First photo is of the author Pablo Vazquez. Second photo is of members of the Zoroastrian Association of Chicago in the Parade of Religions before the start of the Parliament.
As I tell people often, the Parliament of the World's Religions, the world's largest interfaith event representing over 150+ different religious traditions, is important to my own Zoroastrian development and directly responsible for my conversion. Before it, I knew next to nothing about Zoroastrianism, thinking it to be the dead religion of the ancient Persians. Yet here it was, at the FEZANA booth, where I met the Rivetnas, the first Zoroastrians I ever met. They gave me, like so many other attendees walking amongst the booths representing countless religious traditions, something I had never imagined would even exist, a pamphlet with some basic information and a book. With this simple act, by the time of the next Parliament, I was already a Zoroastrian, sedreh and all! In fact, I was there for this year's Parliament in Chicago volunteering with FEZANA telling many curious attendees who, like me previously, had no idea our faith was even still around. This is only a portion of the power, influence, and life-changing experience of the Parliament of the World's Religions with its more than 10,000 attendees who are able to sit and dialogue with each other every four years in ways that rarely happen in our day-to-day lives.
Leading figures including Ervad Mirza and Arzan Wadia marching at opening ceremony
Founded in 1893 at the World's Fair in Chicago, the Parliament of the World's Religions was the Upper Western World's first exposure to so many of the world's varied religions. Swami Vivekananda represented Hinduism there, receiving a standing ovation from an audience that included many who had never ever seen a Hindu before, and our own Sir Jivanji Jamshedji Modi delivered a paper prepared by both Dadabhai Naoroji and Ervad Sheriarji Dabadhai Bharucha that gained the attention of many there. It cemented the Zoroastrian community's stalwart involvement with the Parliament that continues to this day with not only a booth where attendees can buy books and learn more about our beautiful faith but also with Zoroastrians as invited major speakers to address the Parliament, including Justice Rohinton Fali Nariman and CNN reporter Parisa Khosravi, and with Zoroastrians on its board of trustees such as Mahrukh Motafram and Dolly Dastoor who have made our presence there all that more impactful. This year, as we have before, Zoroastrians even took part in the Parade of Faith both before and during opening ceremonies where both the head of FEZANA, Arzan Sam Wadia, and the head of NAMC, Ervad Tehemton Mizra, were present showing that once again our beautiful community, despite our numbers, packs an outsized punch in global affairs. As Mr. Wadia himself puts it: "Every four years, the Zoroastrian faith shines brightly at the Parliament thanks to the hard work of our leadership teams and respected speakers who showcase the beauty and majesty of our storied religion...We always look forward to participating and joining arms with our fellow co-religionists for what is a memorable and impactful week of interfaith dialogue and collaboration".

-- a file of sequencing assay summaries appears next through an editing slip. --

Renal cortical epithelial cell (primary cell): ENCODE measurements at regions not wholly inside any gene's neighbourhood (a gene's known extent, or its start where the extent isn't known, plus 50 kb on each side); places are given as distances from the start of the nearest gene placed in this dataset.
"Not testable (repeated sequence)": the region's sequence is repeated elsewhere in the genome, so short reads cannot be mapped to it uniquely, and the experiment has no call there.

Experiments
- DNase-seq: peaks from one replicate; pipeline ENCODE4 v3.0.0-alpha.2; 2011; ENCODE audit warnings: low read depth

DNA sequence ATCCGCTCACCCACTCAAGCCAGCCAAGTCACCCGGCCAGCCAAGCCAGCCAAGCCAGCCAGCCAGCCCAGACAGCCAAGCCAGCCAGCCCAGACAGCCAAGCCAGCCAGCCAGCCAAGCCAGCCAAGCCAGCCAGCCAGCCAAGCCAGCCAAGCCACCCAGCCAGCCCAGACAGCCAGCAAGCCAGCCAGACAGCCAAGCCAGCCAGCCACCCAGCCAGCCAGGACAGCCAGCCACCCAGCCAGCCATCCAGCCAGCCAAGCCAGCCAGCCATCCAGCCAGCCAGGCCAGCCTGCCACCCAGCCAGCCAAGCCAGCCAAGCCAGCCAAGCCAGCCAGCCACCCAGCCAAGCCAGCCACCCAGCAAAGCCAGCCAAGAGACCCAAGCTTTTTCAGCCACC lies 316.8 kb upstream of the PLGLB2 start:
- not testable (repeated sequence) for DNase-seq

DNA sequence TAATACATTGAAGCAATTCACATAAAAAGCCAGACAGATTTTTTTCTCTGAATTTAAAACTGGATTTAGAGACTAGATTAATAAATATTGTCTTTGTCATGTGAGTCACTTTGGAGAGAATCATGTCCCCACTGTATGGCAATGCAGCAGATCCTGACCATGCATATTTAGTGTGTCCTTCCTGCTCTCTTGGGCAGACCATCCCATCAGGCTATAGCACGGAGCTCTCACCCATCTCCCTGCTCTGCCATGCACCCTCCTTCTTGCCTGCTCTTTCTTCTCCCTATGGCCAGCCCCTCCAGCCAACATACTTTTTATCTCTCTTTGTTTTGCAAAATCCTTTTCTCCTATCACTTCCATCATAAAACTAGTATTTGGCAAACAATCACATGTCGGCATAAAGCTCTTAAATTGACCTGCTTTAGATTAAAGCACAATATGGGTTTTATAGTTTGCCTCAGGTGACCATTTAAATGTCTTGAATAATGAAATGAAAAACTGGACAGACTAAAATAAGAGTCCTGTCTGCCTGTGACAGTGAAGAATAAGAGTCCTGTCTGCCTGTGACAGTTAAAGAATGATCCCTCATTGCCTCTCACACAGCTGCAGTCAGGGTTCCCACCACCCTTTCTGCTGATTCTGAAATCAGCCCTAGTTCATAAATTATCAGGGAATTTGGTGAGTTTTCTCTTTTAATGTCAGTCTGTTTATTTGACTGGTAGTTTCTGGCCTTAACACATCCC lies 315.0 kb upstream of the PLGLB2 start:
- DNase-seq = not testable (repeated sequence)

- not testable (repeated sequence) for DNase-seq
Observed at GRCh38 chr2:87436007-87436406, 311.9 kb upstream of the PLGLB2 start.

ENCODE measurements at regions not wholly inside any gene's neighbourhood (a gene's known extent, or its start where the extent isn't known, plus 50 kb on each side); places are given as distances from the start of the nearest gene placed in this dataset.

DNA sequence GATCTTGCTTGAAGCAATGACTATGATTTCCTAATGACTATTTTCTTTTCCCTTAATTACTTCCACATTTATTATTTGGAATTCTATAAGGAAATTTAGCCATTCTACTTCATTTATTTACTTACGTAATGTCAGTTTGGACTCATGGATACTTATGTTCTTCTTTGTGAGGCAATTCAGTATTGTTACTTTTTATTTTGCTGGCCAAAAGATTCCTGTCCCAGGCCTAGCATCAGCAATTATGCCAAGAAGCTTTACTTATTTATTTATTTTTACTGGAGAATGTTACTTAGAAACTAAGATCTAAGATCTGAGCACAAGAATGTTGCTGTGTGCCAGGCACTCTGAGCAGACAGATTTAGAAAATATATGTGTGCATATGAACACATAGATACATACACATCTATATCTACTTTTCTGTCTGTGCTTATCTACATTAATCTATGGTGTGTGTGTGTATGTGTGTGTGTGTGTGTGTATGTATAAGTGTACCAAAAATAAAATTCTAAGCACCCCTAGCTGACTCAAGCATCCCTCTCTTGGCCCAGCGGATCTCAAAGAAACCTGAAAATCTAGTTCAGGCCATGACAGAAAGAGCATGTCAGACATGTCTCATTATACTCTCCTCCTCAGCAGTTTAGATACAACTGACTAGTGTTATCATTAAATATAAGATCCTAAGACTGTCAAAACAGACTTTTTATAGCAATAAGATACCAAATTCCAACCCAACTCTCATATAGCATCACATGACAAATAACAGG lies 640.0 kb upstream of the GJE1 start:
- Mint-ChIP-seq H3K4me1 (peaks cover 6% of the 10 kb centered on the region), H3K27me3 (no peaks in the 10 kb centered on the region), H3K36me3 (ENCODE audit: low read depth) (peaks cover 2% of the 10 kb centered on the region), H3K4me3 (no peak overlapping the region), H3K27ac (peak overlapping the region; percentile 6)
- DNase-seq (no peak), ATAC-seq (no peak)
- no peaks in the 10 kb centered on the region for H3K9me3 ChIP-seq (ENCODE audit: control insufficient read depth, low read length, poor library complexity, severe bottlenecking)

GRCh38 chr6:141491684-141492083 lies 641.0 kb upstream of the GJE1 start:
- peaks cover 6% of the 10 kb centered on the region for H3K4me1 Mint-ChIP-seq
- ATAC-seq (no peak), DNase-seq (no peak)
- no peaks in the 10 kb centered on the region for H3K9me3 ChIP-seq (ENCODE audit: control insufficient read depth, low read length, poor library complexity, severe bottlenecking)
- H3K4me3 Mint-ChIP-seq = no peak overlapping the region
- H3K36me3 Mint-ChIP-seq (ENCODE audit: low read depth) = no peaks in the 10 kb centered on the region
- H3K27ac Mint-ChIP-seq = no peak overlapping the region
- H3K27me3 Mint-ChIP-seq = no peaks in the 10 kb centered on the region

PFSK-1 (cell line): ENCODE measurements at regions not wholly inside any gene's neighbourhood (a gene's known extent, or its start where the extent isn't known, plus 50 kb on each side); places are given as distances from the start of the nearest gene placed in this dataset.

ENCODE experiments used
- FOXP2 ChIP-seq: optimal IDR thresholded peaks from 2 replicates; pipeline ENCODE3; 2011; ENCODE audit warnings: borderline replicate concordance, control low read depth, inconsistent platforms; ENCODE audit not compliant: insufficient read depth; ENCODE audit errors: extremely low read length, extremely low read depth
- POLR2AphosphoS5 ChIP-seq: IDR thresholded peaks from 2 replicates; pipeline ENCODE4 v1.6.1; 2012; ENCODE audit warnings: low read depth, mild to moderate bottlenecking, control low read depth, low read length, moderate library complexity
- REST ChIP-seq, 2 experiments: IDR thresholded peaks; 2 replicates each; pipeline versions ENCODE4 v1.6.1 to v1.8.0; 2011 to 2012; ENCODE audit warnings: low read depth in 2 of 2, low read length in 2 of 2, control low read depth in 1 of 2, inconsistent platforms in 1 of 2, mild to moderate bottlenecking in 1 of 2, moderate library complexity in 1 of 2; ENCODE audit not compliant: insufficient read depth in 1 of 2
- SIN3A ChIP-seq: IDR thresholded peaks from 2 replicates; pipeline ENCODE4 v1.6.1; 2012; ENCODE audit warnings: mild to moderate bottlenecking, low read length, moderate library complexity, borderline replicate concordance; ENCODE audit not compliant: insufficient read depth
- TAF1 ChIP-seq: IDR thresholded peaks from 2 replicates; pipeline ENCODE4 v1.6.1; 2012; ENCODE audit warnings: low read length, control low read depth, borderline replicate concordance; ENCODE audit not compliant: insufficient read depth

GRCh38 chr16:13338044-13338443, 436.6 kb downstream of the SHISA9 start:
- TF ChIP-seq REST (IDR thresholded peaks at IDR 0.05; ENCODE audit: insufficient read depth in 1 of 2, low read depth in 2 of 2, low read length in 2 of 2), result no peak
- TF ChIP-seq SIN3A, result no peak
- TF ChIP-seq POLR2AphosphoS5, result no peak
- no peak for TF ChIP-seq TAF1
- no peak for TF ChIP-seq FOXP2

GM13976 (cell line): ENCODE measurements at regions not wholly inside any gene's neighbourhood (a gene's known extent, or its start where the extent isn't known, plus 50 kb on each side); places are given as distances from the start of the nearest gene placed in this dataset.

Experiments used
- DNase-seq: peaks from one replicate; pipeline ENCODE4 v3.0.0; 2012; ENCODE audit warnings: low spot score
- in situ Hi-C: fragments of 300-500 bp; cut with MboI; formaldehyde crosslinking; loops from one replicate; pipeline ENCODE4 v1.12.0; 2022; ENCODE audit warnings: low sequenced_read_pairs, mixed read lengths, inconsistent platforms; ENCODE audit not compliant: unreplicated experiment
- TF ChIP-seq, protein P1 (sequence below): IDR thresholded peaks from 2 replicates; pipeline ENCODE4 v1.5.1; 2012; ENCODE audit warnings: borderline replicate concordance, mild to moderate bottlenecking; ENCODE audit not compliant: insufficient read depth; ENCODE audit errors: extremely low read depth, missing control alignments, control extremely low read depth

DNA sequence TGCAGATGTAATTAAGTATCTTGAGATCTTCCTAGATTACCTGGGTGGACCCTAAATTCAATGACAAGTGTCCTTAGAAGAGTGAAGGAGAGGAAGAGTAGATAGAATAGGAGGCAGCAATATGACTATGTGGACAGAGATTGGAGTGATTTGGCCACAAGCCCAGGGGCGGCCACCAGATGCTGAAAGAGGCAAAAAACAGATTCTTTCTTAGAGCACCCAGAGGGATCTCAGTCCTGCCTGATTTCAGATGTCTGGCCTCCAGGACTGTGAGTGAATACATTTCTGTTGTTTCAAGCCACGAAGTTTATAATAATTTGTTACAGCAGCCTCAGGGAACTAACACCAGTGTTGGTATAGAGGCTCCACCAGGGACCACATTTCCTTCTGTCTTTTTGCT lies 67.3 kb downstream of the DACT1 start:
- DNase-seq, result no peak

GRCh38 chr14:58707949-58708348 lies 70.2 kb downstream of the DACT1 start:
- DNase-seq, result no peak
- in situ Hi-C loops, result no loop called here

This sort of interfaith work is important because we're able to not just increase knowledge about our own faith and traditions but also help increase wisdom and understanding in a troubled world where so many are scared to even talk to their neighbors, or go into certain neighborhoods because of what they believe, who they worship, and the like. In matters of interfaith, I am proud to say that our community has not just been at the forefront consistently throughout North America and the world, but has a sacred calling towards it. Zarathushtra proclaims in the Gathas, in Yasna 30.9, that "We thus desire to be those who will bring magnificence to what exists, Oh Mazda and you other Ahuras, alongside the renovators and Asha, when we have centered our thoughts wherever wisdom and understanding may be found." Zarathushtra declares that his followers will not only seek wisdom and understanding wherever they can but also be the ones to help renovate existence, make our reality all that much better, and bring us closer to the Frashokereti, the "making beautiful" of our world. Interfaith work, if anything, is building and seeking wisdom and understanding with our global neighbors and with events like the Parliament, where through panels, speeches, ritual performances, informative lectures, and even simple conversations over lunch, we accomplish the duty set forth to us by Zarathushtra thousands of years ago.
Written by: Pablo Vazquez (Zoroastrian Center of Austin)